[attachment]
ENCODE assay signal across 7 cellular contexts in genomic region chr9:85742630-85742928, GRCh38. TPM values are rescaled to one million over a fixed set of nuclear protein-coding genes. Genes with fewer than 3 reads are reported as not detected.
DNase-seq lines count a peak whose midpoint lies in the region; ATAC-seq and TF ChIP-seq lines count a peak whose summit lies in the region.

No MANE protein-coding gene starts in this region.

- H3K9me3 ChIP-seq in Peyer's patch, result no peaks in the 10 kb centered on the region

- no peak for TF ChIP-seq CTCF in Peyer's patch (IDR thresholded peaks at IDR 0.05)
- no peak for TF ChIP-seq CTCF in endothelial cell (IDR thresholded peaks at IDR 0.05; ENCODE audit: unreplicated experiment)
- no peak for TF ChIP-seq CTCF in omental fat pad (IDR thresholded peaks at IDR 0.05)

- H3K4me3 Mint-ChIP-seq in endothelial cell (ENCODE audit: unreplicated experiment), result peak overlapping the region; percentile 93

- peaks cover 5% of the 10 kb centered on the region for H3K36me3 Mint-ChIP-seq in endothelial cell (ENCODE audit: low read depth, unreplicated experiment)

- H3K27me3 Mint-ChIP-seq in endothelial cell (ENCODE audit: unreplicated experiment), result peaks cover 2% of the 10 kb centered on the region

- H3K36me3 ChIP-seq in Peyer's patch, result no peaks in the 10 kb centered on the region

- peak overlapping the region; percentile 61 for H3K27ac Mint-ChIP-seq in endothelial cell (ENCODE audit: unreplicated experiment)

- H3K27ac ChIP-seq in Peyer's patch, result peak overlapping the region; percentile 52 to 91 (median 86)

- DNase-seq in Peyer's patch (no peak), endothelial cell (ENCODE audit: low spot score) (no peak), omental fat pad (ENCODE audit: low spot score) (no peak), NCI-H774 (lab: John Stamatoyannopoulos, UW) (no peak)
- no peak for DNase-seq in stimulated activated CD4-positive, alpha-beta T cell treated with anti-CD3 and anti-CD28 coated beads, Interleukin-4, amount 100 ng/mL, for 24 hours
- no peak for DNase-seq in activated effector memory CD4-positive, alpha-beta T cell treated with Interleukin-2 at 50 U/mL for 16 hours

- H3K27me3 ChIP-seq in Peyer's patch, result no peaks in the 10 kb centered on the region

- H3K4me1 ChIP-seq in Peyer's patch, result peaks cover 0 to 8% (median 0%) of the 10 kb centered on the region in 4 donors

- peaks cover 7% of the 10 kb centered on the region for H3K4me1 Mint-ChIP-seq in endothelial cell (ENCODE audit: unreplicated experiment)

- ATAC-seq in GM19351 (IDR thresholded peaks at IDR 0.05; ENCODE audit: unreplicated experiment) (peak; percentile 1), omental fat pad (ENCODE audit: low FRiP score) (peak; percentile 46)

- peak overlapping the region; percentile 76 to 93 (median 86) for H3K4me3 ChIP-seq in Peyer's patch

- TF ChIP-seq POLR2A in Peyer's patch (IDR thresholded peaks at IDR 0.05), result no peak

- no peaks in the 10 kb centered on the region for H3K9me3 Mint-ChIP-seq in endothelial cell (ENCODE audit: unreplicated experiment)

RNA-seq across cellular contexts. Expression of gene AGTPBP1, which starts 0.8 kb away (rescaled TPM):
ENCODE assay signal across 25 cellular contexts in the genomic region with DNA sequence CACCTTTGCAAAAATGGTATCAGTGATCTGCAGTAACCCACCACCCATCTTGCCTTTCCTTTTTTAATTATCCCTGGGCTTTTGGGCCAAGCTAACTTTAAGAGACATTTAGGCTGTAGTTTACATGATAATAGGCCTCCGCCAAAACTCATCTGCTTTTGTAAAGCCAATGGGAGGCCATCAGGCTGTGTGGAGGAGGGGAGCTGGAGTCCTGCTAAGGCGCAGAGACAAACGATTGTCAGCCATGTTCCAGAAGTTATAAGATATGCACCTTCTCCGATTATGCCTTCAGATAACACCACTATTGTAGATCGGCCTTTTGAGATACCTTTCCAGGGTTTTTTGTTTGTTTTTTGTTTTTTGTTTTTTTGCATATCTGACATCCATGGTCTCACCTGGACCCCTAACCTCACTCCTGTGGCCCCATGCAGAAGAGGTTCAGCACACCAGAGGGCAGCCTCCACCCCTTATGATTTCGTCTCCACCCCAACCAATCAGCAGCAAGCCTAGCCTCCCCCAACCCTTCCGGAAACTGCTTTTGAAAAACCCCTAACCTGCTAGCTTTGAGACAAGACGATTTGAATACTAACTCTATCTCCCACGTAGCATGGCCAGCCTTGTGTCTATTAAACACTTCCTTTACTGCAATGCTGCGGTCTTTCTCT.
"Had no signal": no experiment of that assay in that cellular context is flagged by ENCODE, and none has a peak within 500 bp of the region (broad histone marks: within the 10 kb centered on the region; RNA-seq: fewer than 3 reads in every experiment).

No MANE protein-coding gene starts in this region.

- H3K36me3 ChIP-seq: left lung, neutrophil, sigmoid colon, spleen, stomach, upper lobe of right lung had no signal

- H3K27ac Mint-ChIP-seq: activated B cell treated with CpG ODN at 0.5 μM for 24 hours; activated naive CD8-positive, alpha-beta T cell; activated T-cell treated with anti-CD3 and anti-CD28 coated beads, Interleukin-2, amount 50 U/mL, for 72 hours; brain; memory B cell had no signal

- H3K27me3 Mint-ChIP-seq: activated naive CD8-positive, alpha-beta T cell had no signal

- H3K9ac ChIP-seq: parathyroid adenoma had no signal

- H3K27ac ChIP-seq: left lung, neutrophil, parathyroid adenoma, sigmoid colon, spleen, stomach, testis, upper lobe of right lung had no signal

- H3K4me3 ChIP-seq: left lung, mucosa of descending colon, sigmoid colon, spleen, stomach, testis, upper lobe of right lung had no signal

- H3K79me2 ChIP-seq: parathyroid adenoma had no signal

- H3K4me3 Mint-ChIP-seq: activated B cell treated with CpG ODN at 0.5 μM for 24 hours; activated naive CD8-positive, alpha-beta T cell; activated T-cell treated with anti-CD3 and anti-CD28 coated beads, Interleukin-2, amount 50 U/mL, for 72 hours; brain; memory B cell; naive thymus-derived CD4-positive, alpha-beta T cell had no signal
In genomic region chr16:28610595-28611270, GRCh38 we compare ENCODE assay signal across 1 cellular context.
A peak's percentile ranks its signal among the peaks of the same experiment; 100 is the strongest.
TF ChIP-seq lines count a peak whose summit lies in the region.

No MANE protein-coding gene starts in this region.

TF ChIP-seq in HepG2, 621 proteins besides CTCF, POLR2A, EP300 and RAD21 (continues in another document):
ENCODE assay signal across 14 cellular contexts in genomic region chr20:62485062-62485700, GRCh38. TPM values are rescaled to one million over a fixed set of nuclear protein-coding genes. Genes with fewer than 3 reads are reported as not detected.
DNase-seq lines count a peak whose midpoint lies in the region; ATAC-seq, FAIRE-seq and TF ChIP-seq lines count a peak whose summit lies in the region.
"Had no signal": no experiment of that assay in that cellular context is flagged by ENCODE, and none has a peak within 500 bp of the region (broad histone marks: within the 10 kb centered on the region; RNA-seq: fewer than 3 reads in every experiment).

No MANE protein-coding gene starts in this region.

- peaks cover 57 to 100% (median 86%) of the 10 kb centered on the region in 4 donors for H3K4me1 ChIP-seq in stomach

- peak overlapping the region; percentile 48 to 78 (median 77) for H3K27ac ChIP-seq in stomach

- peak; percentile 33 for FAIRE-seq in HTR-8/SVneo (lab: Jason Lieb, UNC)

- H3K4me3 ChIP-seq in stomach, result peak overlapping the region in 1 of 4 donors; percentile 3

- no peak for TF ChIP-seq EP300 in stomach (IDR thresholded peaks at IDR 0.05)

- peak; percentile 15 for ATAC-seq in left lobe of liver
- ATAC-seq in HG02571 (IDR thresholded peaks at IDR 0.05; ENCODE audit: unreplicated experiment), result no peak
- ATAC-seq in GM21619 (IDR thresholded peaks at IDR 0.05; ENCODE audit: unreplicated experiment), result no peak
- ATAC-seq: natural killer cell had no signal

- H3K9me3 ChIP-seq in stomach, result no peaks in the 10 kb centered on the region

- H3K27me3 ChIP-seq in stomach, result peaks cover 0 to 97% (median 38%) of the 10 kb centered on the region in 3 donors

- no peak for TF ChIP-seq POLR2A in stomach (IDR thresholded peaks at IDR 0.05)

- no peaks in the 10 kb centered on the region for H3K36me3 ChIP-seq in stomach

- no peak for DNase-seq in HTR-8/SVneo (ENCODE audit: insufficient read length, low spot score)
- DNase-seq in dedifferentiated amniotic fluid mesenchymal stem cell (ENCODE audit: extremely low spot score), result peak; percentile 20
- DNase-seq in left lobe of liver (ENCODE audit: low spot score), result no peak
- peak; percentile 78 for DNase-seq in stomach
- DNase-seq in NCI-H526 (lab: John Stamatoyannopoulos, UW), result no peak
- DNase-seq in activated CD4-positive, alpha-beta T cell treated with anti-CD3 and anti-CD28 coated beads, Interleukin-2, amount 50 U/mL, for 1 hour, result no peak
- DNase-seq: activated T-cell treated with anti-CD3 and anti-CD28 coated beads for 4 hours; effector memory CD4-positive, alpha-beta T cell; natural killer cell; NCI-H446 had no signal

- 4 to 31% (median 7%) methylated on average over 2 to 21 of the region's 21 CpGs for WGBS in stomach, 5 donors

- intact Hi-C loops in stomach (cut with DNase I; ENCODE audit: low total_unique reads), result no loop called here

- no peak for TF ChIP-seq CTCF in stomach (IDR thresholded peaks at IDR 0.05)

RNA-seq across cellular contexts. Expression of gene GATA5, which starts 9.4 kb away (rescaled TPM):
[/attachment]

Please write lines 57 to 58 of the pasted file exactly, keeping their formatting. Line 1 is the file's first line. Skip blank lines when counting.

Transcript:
- no peaks in the 10 kb centered on the region for H3K36me3 ChIP-seq in stomach

- no peak for DNase-seq in HTR-8/SVneo (ENCODE audit: insufficient read length, low spot score)